Education and Child Protection
Technical and Policy Resources

Department of Education and Child Protection Publications

Save the Children's education and child-protection programs help children learn, develop and receive a quality education from childhood through young adulthood, and protect children from abuse, neglect, exploitation and violence in all regions of the world.

Our education programs make it easy for children, their families and community volunteers to participate, even for those who have missed years of schooling or have never been to school, and include lessons that are meaningful to children's lives and local culture. In addition, Save the Children trains teachers, some for the very first time, in new techniques to improve their effectiveness in the classroom. Our child-protection programs focus on the most vulnerable children while aiming for the safety and well-being of all children.

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Cross-Cutting Publications

Peer Reviewed Articles

  • Bartlett, L., Dowd, A. J., & Jonason, C. (2015). Problematizing early grade reading: Should the post-2015 agenda treasure what is measured? International Journal of Educational Development, 40, 308–314

    Learning emerged as a central theme within post-2015 debates. Central to these efforts were a focus on literacy, and specifically early-grade reading. This article identifies significant challenges raised by the current framing of emergent literacy in international educational development circles. Specifically, we examine how the Early Grade Reading Assessment, or EGRA, one very influential oral reading assessment tool based largely on an American reading assessment called DIBELs, has shaped the educational quality debate in the past decade and what important elements might be missing from this dominant view of reading. To do so, the article first considers the historical development of EGRA. We discuss concerns with the model of reading embedded in EGRA. We then examine the evidence, to date, of the impact of EGRA-informed interventions in places like Liberia, Malawi, and Kenya. The article concludes with implications for the future of literacy and international educational development, especially in light of discussions within the Learning Metrics Task Force to make early grade reading a central indicator of educational quality in the post-2015 agenda.

  • Dowd, A. J., Gustavson, C., & Moran, E. (2014). Excellence or Exit: Transforming Save the Children’s Child Sponsorship Programming. In Child Sponsorship: Exploring Pathways to a Brighter Future (p. 272). Palgrave Macmillan.

     

  • Dowd, A. J., & Pisani, L. (2013). Two Wheels are Better than One: the importance of capturing the home literacy environment in large-scale assessments of reading. Research in Comparative and International Education, 8(3)

    Children’s reading skill development is influenced by availability of reading materials, reading habits, and opportunity to read. Save the Children’s Literacy Boost data has replicated this finding across numerous developing contexts, but international large-scale reading assessments do not capture detail on current home literacy. The consistent positive association of reading skills with home-based materials and reading habits, and the negative association with chores suggest that in developing contexts, opportunity to read outside the classroom is as important to development of reading skills as opportunity to learn these skills inside the classroom. Without data on home literacy environment, calls for action center only on schools and policies, and thus incompletely address learning and equity. Results of Literacy Boost program evaluations find that participants with reading opportunities outside of schools learned more than non-participating peers. Children from homes without books, without readers and without reading opportunities, as well as struggling girls, benefitted more from provision of opportunities to read outside the school than did more advantaged peers. With the same teachers, reading instruction quality, and limited class time, an enhanced home/community literacy environment generated greater learning. Including indicators of home literacy environment alongside skill assessments, whether large scale or small, can best inform effective support for learning and equity.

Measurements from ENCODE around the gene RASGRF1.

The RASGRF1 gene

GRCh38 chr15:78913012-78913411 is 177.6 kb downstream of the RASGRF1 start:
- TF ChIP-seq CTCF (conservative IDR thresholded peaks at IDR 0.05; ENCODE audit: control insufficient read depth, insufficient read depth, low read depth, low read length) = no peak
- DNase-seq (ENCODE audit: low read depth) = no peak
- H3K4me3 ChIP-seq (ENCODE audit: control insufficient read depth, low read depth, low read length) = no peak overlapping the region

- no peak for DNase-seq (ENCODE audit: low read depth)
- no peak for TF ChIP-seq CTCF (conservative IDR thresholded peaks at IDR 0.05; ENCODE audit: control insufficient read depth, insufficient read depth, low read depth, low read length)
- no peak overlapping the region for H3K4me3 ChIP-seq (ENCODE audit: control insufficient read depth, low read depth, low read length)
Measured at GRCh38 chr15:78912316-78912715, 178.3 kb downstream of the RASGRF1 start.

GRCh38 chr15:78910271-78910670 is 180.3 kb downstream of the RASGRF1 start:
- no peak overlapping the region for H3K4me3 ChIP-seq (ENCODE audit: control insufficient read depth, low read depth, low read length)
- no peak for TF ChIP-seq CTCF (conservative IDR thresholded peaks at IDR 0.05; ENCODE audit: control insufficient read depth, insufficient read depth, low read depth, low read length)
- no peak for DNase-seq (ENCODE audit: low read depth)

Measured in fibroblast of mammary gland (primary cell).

• Wagner, D. A., Lockheed, M., Mullis, I., Martin, M. O., Kanjee, A., Gove, A., & Dowd, A. J. (2012). The debate on learning assessments in developing countries. Compare: A Journal of Comparative and International Education

    Over the past decade, international and national education agencies have begun to emphasize the improvement of the quality (rather than quantity) of education in developing countries. This trend has been paralleled by a significant increase in the use of educational assessments as a way to measure gains and losses in quality of learning. As interest in assessment has grown, low-income countries have begun to adopt and adapt international and other assessments for a variety of uses, including the comparability of national quality with other countries, improved ways of measuring reading achievement, and further attempts to reach marginalized populations within a country. The present group of papers provides multiple perspectives on the debate currently underway about the best approaches to create and use learning assessments in low-income countries.

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